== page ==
Will Vail Valley have a good winter? The long-term forecast has positive news

The latest long-range forecasts for Colorado show equal chances of above- or below-average temperatures and snowfall from December through February of 2024.
Chris Dillman / Phil Daily Archive

From the height of skunk cabbage to the length of the beards grown by locals, there are a number of ways to predict the coming winter. Most of them are worthless.

The long-range forecasts compiled by the National Oceanic and Atmospheric Administration are somewhat less worthless. Conventional forecasts are reasonably accurate for up to about 10 days. Long-range forecasts use historical data and general trends to give a look at likely weather patterns in the coming months. In short, these are forecasters’ best educated guesses.

The administration recently released its forecasts for next winter, December of this year, and January-February 2024. And the news isn’t bad. The forecast calls for equal chances of above or below average temperatures and snowfall across Colorado. Given the drought conditions that have dominated many of the past 20 years, “leveling the playing field” seems like an acceptable scenario.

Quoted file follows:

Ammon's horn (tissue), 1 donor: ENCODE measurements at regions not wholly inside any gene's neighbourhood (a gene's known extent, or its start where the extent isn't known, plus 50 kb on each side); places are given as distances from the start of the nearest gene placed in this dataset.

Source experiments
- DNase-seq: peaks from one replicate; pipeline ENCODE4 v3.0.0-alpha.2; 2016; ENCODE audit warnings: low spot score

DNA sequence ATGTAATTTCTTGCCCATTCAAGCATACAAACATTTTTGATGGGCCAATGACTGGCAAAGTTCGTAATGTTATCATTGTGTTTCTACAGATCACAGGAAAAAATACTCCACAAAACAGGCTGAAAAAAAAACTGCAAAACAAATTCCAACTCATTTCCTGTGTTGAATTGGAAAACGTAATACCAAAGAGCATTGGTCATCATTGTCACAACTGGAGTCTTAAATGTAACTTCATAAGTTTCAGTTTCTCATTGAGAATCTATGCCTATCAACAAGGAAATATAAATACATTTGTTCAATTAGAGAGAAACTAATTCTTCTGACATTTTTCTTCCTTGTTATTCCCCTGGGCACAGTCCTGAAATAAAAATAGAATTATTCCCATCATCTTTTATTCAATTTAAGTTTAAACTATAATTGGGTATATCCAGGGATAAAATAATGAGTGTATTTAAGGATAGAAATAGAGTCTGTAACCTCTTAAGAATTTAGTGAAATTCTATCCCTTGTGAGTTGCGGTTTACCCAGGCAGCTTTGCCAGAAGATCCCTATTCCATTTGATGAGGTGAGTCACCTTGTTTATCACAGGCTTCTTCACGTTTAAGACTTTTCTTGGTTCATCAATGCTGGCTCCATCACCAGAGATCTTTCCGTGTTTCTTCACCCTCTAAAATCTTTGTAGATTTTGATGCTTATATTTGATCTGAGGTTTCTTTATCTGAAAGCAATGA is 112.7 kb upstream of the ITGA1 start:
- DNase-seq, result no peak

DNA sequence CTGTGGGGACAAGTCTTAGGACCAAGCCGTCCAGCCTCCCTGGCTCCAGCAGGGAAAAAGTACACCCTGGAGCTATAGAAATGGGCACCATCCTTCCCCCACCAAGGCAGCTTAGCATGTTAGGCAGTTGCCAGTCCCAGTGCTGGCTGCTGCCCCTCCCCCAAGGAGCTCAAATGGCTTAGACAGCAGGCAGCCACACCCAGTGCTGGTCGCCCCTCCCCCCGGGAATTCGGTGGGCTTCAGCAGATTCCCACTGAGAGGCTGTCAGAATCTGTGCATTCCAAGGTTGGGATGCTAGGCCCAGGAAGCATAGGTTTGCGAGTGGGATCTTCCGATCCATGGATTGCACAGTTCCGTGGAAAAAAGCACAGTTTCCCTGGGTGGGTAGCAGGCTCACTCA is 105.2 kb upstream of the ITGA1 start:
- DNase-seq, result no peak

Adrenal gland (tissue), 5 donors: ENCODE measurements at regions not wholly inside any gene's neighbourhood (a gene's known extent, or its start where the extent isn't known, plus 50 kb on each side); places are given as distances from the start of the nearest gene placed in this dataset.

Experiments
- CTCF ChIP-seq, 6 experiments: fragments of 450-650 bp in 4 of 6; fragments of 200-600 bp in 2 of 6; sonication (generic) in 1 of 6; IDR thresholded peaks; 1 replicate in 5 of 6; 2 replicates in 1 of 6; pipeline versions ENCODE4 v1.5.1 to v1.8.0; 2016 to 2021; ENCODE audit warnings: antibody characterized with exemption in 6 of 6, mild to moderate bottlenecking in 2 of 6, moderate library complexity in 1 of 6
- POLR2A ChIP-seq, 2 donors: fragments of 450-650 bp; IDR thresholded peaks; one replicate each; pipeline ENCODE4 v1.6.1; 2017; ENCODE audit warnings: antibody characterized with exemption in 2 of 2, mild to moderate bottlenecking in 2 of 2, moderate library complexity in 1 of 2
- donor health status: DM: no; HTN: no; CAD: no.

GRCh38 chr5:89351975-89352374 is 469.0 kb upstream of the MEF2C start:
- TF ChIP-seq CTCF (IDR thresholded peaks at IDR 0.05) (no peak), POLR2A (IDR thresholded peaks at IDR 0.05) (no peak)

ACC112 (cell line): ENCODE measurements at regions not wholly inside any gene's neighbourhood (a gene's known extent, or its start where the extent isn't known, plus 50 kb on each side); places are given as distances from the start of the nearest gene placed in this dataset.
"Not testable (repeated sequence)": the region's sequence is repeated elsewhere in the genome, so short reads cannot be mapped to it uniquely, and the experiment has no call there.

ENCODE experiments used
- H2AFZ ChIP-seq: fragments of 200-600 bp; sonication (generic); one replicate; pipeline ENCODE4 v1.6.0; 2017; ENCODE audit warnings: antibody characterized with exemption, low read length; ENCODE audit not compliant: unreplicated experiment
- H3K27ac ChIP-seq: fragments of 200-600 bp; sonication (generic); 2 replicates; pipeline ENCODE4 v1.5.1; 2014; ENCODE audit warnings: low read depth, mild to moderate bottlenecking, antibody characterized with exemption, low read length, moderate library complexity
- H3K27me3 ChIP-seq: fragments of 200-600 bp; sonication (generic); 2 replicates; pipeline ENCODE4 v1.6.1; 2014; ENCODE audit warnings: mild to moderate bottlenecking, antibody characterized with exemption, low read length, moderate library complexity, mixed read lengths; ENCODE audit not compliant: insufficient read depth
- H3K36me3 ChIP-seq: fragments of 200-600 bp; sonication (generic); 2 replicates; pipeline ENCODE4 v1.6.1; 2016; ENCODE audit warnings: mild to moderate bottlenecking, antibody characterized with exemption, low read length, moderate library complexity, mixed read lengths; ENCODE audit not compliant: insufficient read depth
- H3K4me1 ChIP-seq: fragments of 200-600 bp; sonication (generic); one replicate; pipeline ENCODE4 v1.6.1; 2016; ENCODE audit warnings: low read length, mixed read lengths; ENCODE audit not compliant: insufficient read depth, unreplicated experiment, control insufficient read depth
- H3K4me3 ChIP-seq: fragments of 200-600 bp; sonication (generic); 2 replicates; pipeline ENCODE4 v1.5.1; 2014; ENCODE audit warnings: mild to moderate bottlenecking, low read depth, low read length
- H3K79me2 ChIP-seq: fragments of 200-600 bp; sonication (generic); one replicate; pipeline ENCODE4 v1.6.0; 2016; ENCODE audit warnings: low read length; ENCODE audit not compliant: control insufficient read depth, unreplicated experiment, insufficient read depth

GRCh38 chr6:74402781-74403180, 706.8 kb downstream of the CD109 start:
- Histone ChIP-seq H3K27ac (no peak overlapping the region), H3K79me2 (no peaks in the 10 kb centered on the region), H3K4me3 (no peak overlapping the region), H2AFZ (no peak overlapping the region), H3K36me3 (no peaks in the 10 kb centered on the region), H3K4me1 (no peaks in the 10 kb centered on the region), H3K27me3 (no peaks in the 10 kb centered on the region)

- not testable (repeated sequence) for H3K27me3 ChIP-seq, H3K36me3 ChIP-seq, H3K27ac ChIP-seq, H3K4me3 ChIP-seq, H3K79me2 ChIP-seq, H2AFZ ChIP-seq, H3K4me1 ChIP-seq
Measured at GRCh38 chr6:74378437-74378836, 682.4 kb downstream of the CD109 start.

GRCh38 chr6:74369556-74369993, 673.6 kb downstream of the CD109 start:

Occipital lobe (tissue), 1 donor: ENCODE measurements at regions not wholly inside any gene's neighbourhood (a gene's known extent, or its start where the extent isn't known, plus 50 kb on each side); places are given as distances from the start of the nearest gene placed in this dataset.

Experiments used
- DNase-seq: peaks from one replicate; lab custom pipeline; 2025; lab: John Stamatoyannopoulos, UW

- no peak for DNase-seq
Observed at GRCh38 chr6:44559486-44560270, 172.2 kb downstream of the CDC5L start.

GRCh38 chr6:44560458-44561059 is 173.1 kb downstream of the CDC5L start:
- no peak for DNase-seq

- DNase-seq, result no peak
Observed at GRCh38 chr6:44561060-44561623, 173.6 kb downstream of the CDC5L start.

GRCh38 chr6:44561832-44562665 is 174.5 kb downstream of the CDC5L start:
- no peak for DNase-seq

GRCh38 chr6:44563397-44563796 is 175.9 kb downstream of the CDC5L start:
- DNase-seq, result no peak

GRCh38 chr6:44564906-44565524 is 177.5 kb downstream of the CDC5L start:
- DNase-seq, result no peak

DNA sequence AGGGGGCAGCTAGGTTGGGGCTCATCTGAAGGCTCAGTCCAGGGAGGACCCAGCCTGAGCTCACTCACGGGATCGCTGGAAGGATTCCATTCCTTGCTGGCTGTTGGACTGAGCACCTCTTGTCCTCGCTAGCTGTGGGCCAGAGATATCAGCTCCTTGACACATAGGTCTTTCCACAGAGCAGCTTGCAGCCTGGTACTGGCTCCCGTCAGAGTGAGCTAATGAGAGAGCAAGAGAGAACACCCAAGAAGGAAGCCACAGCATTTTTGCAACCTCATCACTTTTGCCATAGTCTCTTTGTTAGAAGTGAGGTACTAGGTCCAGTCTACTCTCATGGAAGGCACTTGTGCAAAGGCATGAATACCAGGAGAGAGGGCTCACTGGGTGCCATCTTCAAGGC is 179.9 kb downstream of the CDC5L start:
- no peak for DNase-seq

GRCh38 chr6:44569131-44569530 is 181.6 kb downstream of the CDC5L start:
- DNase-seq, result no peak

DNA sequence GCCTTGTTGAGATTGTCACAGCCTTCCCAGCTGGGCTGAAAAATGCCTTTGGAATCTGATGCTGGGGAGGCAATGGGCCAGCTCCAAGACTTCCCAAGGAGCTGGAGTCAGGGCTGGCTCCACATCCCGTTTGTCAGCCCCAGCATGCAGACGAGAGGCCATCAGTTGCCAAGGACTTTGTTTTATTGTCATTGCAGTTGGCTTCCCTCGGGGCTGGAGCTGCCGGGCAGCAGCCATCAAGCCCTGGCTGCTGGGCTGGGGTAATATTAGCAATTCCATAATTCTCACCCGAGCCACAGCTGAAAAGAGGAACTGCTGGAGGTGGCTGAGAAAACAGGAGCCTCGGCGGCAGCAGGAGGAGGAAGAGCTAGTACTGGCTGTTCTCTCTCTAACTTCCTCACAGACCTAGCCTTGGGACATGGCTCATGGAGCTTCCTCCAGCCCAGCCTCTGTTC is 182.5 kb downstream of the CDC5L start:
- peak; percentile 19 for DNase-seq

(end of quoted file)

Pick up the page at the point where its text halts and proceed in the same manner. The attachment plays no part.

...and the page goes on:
Forecasters at OpenSnow.com They don’t forecast the weather more than about a week in advance, but they do track trends, and they recently published those long-range forecasts.

Alan Smith of OpenSnow is a meteorologist and the company’s COO.

Support local journalism

Part of the basis for the long-range forecast includes La Niña and El Niño patterns in an area of ​​the Pacific Ocean about 1,000 miles west of Ecuador, Smith noted. In La Niña years, ocean temperatures are cooler than normal. El Niño years show warmer than normal temperatures.

Smith noted that none of those ocean fluctuations affect snowfall in central Colorado, including Vail and Aspen. Steamboat Springs tends to benefit a little more from La Niña years, while Wolf Creek tends to benefit from El Niño years.

However, two of the past three El Niño years have brought above-average snowfall to the state, Smith said. Smith added that the current El Niño pattern shows temperatures “well above average” in that region of the Pacific Ocean.

El Niño patterns tend to have the greatest impact early and late in the winter. October and November tend to bring more snow. Historical patterns show a lull in December, January and February, followed by more snow in March and April.

Get the most important news and latest results in your inbox. Register here: VailDaily.com/newsletter

However, Smith said, it is wise to treat seasonal forecasts with caution.

“There will always be factors that cannot be predicted months in advance of an El Niño or La Niña event,” he said.

You may also like...

Leave a Reply

Your email address will not be published. Required fields are marked *